South Sister St. Marys, Tasmania

environmental assessment

south sister coupe (NI 114A)


The bushland present on this site represents an excellent example of Eucalyptus delegatensis forest. There is also a small patch of Eucalyptus brookeriana forest. Vegetation in such good ecological condition is becoming increasingly rare as a result of various human induced disturbances including too frequent fires, land clearing, forestry, weed invasion, diseases (such as root-rot fungus) and infrastructure development.

This loss and fragmentation of habitat threatens the long-term viability of native ecosystems. Apart from the roads and the corridor cleared to supply power to infrastructure on the peak of South Sister the remaining bush that was surveyed displayed little evidence of any significant disturbance. The lack of weeds, Bracken Fern, stumps and introduced fauna observed all indicated a forest in relatively undisturbed condition.

The diverse understorey provides top quality habitat for many native animals. In spring and summer there is a profusion of wildflowers and fruits providing a striking display of colour and form. A botanical survey is provided but does not include fungi, mosses or lichen. In addition more species of ferns and orchids are likely to occur on the site.

Threatened Species


The threatened plant species Euphrasia collina ssp. deflexifolia was located on the coupe. Locations: (0598480/5400300) 20 plants, (05998347/5400940) 6 plants, (0598260/5401134) 31 plants, (0598050/5400980) 8 plants plus 20 plants further down the road from this last site. There is also a number of plants along the road to private property (Derricks Marsh).

I am not aware of any research into the impact of forestry on this species.

Velvet Worms

The Giant and Blind Velvet Worms have been recorded in this area. The line of parapatry that delineates the range of these two species may run through the proposed logging coupe. A previous decision by the Resource Management and Planning Appeal Tribunal (Giles, Weston and Dudley vs Denney and Break O'Day Council) found that selective logging was detrimental to Giant Velvet Worm habitat. It is my understanding that selective logging is on an 80year rotation basis. If this is the case then it will mean that future habitat (rotten, fallen logs) for the species will be diminished because eucalypts will not reach sufficient maturity to develop large branches which will fall to the forest floor. In addition the disturbance of the rocky terrain in the area may impact on the Blind Velvet Worm which are known to inhabit 'micro caverns' as well as rotten logs.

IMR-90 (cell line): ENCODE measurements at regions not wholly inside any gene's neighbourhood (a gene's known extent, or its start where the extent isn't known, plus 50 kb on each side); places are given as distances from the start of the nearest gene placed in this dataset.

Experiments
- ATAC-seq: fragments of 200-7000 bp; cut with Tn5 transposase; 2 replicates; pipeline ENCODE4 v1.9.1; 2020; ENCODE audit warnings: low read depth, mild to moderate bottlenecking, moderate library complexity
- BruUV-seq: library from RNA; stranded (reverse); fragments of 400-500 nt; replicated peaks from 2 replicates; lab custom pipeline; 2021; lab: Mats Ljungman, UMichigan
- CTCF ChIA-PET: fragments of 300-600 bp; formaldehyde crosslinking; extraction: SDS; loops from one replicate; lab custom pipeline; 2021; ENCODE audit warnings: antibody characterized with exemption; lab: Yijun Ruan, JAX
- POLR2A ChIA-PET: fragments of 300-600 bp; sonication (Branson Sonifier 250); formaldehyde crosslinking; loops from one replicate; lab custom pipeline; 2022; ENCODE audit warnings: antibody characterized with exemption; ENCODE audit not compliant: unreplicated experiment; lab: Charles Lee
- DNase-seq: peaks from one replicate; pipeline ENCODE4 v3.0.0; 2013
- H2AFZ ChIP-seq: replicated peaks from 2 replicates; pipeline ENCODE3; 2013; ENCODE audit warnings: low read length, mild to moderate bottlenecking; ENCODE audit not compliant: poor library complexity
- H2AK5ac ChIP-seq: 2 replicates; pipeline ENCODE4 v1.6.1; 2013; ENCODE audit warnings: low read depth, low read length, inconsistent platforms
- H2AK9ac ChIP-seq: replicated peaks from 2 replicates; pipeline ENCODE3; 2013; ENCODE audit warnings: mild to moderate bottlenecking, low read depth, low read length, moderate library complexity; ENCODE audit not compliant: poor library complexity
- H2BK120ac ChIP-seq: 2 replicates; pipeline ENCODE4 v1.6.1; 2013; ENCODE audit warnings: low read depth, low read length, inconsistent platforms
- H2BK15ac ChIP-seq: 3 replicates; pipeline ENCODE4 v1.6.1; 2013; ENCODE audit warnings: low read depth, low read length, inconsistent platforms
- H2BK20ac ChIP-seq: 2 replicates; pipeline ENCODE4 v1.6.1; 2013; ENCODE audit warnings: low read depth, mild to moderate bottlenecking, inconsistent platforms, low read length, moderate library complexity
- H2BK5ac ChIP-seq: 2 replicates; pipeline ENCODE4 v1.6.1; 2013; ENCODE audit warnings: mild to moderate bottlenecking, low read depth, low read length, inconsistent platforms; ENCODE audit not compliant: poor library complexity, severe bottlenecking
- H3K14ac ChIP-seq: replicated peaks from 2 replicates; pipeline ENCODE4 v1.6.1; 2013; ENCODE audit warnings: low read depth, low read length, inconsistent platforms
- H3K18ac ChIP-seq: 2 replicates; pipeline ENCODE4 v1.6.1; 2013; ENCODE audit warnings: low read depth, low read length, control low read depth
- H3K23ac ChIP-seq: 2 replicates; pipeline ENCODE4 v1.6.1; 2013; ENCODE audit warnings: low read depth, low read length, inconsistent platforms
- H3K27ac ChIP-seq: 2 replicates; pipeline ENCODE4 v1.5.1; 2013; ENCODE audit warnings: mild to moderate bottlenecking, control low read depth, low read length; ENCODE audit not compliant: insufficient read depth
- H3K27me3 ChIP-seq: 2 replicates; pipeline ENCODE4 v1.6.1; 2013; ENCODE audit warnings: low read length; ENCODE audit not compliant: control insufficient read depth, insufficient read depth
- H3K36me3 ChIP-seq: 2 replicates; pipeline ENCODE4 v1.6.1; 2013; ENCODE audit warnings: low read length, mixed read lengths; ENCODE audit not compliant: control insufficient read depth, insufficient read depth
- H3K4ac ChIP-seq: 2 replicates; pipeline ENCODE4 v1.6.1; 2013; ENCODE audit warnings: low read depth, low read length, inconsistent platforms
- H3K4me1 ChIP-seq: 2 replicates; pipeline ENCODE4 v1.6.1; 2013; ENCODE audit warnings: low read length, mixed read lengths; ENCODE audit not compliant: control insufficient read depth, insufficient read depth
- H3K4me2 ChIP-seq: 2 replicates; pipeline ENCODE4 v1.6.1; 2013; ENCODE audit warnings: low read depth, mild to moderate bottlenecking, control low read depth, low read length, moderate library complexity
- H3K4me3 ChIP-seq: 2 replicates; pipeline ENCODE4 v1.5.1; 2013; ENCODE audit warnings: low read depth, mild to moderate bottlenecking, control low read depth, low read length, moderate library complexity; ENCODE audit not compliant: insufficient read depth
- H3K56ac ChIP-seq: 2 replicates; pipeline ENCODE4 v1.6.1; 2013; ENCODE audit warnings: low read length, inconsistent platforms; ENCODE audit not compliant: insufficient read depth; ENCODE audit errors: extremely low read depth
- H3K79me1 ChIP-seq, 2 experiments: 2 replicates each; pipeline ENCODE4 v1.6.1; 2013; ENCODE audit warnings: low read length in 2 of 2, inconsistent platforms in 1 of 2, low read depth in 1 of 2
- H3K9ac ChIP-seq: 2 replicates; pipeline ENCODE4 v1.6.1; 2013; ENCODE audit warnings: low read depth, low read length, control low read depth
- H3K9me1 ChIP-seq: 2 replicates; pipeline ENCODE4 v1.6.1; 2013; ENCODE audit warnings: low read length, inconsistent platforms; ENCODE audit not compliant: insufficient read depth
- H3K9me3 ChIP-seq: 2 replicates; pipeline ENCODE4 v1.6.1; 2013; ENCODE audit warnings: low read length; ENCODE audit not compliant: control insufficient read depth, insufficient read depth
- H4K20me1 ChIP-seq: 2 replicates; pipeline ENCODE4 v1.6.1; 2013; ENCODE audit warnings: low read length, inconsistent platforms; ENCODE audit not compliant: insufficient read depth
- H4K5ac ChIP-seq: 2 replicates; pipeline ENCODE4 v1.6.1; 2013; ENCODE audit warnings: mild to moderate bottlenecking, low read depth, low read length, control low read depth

The area does not appear to have been subject to fire for in excess of twenty years. This combined with the abundance of rotting logs constitutes excellent habitat for these species.

Spotted Tailed Quoll

One of the key threats to this species is clearing of native vegetation. The Tasmanian Threatened Fauna Handbook (Bryant) recommends retention of large areas of undisturbed native bush and areas with a natural diversity of fallen logs, dense understorey, rocks (and Wombat burrows) because of their value as refuge sites for Quolls.

The recent report Linking Landscape Ecology and Management to Population Viability Analysis (2004) found that Spotted Tailed Quolls did not reinhabit clearfelled forests for up to 50 years and that habitat value for Quolls did not fully recover until 100 years after logging. While clearfelling is not proposed in this coupe selective logging will have a detrimental impact on Quoll habitat. The report suggests that Quoll numbers may decline by up to 59-65% over the next 200 years. If this is correct then high quality habitat such as found on this site should be protected.


The site provides numerous feeding opportunities for native birds including seeds, fruits, insects and nectar. The following birds were sighted or heard during my visit to the land: Green Rosella, New Holland Honeyeater, Spinebill, Pink Robin, Black-faced Cuckoo Shrike, Grey Fantail, Superb Blue Fairy Wren, Thornbill, Currawong, Beautiful Firetail, Yellow Wattlebird, Crescent Honeyeater, Bassian Thrush, Golden Whistler and Spotted Pardalote.

The dense understorey provides cover, shelter and nesting sites for many native birds. The proposed logging operation will damage much of this understorey resulting in loss of habitat for many birds. It is likely that the level of disturbance will result in an increase in Bracken Fern at the expense of the current diverse understorey. It is also worth noting that no introduced birds were observed, another indication of the ecological health of the forest.

Other Fauna

Other fauna observed included echidna, tiger snake, numerous skinks and native snails.


This is a forest in excellent ecological condition with outstanding habitat attributes. Logging will result in major disturbance to the site including compaction of the soil, increased risk of introduction of weeds and diseases, destruction/crushing of understorey species (with likely increase in bracken fern), disturbance of rocky habitats and of course loss of mature trees. Forests which contribute so much to biodiversity should be protected.

- Todd Dudley, December 2004

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50419-6210 (2, 8, 19, 111)